‘Ulalume’ – A Gothic Poem by Edgar Allan Poe

Context: “Ulalume” is perhaps one of Poe’s most well-known poems after “The Raven”.1 It was written in the style of elocution which pays attention to sound and pronunciation. Sometimes it’s presented as a ballad. Poe wrote this the same year as his wife Virginia Poe died of TB. This might explain his somber mood, but it’s also a poem heavily influenced by Gothic themes.2 We can determine this by looking at the setting scenes of the poem. Let’s take a look at the following lines and pay attention to the strange place names:

It was hard by the dim lake of Auber,

in the midsty mid region of Weir –

It was down by the dank tarn of Auber,

In the ghoul-haunted woodland of Weir.

So, the narrator tells us he’s standing by a dim lake named Auber, in ghoul-haunted woodland region called Weir. It’s not a very pleasant atmosphere here and that’s exactly what we can expect from a piece of Gothic literature whether poetry or not. Strange and spooky things are about to happen. The scenery is dramatic! The narrator’s inner feelings are just as big and vivid as the dark explosive nature around him. His heart is likened to a volcano and his feelings are as restless as the big lava streams. We know the month is October but time and location doesn’t affect the narrator who is busy walking the spooky landscape; talking to himself. Dawn approaches, it’s getting darker but a bright star emerges in the skies and lights up a pathway which he chose to follow. Despite the brightness of the star he’s afraid he will be mislead. He speaks to “Psyche” his inner self who tries to warn him not to continue.

Our talk had been serious and sober,
But our thoughts they were palsied and sere —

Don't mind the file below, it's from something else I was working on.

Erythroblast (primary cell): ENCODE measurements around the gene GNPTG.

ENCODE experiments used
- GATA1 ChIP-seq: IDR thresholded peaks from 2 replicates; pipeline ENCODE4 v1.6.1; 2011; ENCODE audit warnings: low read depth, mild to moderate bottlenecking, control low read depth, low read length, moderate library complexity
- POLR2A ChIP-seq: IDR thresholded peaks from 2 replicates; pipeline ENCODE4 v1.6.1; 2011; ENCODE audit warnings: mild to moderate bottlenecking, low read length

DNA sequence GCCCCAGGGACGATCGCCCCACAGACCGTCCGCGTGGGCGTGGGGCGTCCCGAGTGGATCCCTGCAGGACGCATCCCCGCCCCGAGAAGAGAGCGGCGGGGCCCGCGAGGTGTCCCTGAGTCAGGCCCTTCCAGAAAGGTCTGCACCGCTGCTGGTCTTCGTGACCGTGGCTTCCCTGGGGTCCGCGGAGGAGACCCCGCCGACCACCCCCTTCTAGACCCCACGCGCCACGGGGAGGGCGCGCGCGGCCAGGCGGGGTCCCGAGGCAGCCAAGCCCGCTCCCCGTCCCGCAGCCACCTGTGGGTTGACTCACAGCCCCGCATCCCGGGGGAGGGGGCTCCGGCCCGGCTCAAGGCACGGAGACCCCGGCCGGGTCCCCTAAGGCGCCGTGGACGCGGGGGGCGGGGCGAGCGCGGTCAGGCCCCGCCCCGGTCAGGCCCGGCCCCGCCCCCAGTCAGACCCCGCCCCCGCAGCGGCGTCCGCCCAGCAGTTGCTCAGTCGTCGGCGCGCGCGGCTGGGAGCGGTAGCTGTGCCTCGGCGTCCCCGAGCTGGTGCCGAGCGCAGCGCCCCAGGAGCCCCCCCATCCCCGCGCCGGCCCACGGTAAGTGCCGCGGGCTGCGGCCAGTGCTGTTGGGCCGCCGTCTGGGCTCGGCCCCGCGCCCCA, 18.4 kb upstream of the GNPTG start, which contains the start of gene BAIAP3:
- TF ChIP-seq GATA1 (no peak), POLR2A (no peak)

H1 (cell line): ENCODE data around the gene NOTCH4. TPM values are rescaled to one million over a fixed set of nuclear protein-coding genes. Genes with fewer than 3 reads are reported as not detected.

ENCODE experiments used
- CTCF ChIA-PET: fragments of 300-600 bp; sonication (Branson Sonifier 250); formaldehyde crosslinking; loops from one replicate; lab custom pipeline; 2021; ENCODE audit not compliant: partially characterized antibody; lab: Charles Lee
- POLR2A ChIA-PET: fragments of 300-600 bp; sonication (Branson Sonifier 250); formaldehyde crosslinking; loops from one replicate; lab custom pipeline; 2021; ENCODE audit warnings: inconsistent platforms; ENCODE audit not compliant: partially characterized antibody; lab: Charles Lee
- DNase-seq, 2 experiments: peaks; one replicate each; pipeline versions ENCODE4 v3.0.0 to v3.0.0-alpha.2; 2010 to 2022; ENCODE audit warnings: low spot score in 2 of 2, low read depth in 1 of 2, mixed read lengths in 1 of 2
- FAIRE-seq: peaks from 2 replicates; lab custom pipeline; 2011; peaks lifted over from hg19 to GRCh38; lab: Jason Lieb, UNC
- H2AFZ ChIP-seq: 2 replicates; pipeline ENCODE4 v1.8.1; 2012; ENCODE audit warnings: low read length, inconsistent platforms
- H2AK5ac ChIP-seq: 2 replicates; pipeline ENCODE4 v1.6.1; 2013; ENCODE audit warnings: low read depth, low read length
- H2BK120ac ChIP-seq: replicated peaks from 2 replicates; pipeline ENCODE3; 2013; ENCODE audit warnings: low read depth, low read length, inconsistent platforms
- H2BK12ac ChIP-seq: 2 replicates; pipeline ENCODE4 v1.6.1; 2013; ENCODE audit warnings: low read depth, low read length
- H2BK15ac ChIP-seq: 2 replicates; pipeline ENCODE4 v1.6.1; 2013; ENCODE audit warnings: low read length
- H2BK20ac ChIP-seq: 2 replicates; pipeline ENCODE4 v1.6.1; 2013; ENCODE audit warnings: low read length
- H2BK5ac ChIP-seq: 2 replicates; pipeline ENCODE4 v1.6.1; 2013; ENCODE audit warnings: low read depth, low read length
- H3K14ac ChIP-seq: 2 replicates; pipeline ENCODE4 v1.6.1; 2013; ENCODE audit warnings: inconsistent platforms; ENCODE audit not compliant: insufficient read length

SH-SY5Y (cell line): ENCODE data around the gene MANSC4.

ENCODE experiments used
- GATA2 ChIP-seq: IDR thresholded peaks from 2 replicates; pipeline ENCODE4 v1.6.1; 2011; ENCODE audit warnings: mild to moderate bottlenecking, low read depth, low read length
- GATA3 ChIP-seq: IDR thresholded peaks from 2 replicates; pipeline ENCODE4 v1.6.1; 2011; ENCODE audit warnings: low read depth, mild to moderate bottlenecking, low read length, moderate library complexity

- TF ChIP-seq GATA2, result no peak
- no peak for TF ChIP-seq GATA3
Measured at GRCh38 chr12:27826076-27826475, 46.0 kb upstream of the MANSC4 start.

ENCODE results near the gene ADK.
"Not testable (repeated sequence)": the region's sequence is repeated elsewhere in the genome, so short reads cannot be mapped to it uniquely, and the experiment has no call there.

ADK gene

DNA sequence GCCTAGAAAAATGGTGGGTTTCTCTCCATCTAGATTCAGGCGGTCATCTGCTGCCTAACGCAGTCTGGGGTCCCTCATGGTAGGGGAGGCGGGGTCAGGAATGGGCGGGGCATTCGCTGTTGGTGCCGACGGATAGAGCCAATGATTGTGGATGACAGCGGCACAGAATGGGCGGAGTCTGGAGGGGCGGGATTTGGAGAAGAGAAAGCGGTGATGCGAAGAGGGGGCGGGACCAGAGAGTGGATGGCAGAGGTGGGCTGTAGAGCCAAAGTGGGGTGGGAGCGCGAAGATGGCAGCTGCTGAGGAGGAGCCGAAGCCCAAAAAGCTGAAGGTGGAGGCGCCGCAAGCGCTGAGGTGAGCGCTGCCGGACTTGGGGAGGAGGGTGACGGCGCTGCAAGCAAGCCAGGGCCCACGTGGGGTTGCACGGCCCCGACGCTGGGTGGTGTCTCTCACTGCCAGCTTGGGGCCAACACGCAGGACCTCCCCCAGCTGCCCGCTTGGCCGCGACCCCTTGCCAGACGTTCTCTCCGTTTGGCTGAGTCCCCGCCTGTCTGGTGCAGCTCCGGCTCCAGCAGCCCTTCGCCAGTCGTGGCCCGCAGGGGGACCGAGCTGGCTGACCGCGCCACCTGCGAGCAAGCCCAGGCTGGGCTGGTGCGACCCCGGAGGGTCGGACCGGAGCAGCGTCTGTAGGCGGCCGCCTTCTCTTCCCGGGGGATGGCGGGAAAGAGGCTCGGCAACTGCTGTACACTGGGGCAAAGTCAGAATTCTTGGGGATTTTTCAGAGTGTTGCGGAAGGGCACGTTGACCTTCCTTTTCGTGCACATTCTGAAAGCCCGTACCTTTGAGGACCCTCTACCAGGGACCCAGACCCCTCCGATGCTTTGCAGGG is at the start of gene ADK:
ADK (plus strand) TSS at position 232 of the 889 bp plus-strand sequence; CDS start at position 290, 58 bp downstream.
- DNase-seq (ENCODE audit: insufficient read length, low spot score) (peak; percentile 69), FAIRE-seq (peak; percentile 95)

Our memories were treacherous and sere —
For we knew not the month was October,
And we marked not the night of the year

He chose to ignore Psyche’s voice and continue his walk on the path. Suddenly he stands in front of a tomb. Reality hits and he remembers how he buried his beloved Ulalume there a year ago. He doesn’t understand why he came. The poem ends at the gravesite and we really don’t know why happened as the end is a bit abrupt. We can always blame the narrator’s state of mind when things in the poem doesn’t work logical.

Then my heart it grew ashen and sober
As the leaves that were crispèd and sere —
As the leaves that were withering and sere,
And I cried — “It was surely October
On this very night of last year
That I journeyed — I journeyed down here —
That I brought a dread burden down here —
On this night of all nights in the year,
Oh, what demon has tempted me here?
Well I know, now, this dim lake of Auber —
This misty mid region of Weir —
Well I know, now, this dank tarn of Auber,
In the ghoul-haunted woodland of Weir.”

Except from Psyche and Ulalume there are several other references. The ghouls are demons haunting the forest and they eat and consume corpses. The name of the star is Astarte which the narrator compares to the Roman Diana. Quotation marks are used when the narrator converse with Psyche. Past tense is used everywhere except within the conversations.

Themes: “Ulalume” focuses on the narrator’s loss and mourning of his beloved due to her death. Death and loss of a beloved one; usually a beautiful young woman is repeated over and over in Poe’s writings. You may want to notice how Poe prefer his muses to have the letter L attached in their names: Ligeia, Annabel Lee, Ulalume.

Read the poem in full with explanations here.


Meyers, Jeffrey. Edgar Allan Poe: His Life and Legacy. New York: Cooper Square Press, 1992



  1. First published anonymously, in the American Whig Review in December, 1847. 
  2. The title itself suggests wailing, from the Latin ‘ululare’ (Meyers 1992). 

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